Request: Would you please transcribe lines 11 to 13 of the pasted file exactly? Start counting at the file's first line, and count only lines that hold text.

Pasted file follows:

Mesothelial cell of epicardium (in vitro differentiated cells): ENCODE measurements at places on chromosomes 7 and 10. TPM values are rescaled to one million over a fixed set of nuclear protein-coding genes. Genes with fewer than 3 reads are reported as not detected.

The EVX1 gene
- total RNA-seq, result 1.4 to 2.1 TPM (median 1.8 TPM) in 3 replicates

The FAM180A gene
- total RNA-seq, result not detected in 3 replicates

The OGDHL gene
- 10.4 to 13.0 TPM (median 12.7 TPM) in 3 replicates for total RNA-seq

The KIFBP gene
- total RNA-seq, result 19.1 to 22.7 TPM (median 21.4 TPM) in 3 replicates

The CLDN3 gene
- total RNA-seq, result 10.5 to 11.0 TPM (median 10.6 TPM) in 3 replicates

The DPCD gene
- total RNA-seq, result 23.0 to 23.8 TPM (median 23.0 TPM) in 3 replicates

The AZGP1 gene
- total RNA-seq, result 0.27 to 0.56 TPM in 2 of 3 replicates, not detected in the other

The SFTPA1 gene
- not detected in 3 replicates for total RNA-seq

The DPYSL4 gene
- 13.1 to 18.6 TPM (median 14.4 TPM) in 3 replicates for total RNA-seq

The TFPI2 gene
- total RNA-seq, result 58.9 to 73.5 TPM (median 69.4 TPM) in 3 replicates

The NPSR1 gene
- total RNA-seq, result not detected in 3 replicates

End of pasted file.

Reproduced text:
- total RNA-seq, result 10.5 to 11.0 TPM (median 10.6 TPM) in 3 replicates

The DPCD gene
- total RNA-seq, result 23.0 to 23.8 TPM (median 23.0 TPM) in 3 replicates